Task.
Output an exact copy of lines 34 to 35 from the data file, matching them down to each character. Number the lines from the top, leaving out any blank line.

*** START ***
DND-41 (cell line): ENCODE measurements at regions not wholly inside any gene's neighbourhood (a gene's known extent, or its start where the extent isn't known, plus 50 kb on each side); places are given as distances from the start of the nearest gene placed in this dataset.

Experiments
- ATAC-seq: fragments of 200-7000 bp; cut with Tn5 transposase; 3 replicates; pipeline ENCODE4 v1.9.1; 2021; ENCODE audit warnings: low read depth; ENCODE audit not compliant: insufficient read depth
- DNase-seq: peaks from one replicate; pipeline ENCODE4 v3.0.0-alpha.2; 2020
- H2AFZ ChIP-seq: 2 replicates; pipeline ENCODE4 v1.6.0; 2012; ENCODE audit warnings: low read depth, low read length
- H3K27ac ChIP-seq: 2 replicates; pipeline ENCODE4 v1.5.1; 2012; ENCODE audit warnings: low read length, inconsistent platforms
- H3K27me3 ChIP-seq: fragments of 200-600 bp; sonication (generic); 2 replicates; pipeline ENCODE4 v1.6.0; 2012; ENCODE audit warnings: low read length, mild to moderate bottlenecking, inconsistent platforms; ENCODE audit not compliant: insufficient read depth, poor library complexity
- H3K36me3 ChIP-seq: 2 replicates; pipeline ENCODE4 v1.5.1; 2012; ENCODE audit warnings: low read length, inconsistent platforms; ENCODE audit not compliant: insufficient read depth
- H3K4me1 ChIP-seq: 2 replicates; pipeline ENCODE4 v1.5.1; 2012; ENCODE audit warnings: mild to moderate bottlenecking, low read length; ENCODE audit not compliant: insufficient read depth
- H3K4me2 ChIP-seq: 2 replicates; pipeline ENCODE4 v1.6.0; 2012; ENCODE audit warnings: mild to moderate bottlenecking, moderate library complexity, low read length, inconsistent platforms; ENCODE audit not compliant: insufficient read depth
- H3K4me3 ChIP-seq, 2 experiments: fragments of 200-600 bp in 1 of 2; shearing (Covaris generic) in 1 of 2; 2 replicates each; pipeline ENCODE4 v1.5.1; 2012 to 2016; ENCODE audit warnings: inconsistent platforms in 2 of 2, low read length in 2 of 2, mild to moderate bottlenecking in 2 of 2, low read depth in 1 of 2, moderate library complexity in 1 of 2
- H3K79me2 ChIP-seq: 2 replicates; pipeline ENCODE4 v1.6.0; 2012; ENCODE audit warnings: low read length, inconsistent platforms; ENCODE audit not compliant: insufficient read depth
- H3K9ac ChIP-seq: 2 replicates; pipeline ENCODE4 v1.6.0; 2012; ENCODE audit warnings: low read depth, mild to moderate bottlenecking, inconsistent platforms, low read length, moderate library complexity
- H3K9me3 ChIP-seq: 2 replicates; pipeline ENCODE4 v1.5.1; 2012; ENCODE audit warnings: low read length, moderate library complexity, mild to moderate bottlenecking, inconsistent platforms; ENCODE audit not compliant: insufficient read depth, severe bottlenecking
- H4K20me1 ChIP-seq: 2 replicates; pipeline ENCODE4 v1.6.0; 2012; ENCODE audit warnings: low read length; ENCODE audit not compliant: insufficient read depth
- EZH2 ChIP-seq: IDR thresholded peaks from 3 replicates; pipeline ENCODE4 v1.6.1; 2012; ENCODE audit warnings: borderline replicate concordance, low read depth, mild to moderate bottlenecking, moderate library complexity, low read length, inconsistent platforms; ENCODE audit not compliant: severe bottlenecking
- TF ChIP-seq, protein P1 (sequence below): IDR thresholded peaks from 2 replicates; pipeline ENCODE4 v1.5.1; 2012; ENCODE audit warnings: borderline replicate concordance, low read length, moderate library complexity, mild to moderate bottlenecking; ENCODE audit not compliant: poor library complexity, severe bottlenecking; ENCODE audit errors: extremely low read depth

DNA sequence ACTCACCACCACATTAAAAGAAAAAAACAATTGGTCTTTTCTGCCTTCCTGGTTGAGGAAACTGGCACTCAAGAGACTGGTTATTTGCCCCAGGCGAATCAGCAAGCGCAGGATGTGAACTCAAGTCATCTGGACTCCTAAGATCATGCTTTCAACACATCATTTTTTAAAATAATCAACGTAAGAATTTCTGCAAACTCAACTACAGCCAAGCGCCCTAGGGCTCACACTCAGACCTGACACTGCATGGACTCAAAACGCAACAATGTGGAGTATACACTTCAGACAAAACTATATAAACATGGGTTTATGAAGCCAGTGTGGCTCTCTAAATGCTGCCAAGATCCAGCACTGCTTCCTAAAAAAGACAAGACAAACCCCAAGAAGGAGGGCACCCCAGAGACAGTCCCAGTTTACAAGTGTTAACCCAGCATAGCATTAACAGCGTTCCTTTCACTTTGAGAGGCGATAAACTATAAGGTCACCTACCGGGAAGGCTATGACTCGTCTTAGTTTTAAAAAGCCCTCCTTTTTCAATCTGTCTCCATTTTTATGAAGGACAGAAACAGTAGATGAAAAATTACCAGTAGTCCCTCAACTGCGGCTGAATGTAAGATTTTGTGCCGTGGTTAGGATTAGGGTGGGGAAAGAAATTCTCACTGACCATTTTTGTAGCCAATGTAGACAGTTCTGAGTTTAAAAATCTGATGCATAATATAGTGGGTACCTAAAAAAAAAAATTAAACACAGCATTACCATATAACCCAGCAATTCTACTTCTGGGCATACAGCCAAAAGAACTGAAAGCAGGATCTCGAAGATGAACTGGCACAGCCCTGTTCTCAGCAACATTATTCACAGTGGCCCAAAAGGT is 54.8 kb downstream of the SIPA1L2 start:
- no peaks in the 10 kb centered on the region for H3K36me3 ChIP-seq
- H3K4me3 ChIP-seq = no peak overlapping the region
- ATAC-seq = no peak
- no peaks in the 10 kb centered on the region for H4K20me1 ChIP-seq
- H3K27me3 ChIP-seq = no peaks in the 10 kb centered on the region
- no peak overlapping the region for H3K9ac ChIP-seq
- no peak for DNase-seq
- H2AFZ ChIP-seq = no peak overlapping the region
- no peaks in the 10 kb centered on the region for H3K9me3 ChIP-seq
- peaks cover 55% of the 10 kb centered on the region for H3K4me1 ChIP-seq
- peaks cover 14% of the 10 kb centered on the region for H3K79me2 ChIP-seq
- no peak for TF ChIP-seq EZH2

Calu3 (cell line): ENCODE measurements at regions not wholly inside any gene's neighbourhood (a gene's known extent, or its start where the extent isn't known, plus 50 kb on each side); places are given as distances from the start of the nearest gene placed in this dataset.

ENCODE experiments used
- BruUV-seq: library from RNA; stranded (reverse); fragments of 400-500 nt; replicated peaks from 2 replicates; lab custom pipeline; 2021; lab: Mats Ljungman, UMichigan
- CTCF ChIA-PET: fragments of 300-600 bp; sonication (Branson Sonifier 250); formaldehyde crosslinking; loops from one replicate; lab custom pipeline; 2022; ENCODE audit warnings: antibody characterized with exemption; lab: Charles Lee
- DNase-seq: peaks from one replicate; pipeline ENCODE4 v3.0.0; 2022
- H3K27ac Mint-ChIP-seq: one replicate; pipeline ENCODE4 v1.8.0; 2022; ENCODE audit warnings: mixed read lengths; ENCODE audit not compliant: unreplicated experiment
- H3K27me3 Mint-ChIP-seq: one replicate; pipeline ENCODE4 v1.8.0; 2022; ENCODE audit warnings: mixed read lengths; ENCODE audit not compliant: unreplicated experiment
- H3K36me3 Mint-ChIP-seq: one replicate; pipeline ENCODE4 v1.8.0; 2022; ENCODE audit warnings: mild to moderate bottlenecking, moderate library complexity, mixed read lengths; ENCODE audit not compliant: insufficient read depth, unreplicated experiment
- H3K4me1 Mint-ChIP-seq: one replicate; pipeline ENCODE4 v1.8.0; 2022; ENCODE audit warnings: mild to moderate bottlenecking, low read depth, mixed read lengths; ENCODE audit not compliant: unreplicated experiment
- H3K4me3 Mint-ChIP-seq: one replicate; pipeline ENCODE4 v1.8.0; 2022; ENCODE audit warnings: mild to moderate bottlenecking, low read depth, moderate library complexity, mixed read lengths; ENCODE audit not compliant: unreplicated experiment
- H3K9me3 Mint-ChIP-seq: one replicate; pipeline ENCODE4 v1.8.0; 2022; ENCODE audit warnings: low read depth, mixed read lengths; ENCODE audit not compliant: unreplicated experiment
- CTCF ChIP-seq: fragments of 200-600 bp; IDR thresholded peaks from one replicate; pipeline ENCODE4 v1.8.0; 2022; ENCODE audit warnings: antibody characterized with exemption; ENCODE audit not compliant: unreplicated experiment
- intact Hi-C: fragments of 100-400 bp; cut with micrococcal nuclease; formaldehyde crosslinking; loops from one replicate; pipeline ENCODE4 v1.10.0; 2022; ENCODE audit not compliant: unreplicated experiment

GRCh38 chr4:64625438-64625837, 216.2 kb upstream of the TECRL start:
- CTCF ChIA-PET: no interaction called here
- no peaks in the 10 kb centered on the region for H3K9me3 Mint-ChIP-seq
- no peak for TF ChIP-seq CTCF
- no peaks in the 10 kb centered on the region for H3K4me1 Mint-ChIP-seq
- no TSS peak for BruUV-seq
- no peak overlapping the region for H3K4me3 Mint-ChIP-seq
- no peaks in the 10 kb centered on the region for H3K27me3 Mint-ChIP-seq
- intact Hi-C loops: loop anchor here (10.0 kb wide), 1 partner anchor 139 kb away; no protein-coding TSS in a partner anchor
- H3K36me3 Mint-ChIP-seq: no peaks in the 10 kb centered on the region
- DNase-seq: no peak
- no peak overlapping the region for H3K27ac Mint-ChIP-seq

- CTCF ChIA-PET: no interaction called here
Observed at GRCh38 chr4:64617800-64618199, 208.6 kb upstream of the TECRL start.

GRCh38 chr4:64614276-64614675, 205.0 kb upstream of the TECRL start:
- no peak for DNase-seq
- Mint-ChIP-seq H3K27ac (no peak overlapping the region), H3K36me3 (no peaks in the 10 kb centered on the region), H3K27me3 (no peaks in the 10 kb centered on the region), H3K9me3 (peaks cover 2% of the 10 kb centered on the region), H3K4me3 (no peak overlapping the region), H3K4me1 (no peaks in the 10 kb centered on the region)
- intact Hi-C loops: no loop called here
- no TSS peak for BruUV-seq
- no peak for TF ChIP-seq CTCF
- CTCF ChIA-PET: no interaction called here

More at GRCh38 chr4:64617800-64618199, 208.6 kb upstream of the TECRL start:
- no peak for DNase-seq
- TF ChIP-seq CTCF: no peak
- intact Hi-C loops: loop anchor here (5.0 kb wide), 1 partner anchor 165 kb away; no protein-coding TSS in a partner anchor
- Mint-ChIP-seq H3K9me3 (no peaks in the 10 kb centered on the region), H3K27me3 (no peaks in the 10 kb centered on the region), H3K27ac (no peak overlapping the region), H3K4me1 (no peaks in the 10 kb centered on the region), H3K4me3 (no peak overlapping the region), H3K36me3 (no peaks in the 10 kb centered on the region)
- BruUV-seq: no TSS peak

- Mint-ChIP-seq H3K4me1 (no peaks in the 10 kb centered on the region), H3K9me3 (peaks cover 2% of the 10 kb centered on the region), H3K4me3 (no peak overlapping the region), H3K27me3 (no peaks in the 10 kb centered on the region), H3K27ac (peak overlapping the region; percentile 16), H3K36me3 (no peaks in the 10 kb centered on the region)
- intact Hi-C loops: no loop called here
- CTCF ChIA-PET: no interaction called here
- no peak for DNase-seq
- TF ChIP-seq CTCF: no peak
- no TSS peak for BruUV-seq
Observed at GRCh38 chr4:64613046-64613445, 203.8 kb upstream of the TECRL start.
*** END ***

- CTCF ChIA-PET: fragments of 300-600 bp; sonication (Branson Sonifier 250); formaldehyde crosslinking; loops from one replicate; lab custom pipeline; 2022; ENCODE audit warnings: antibody characterized with exemption; lab: Charles Lee
- DNase-seq: peaks from one replicate; pipeline ENCODE4 v3.0.0; 2022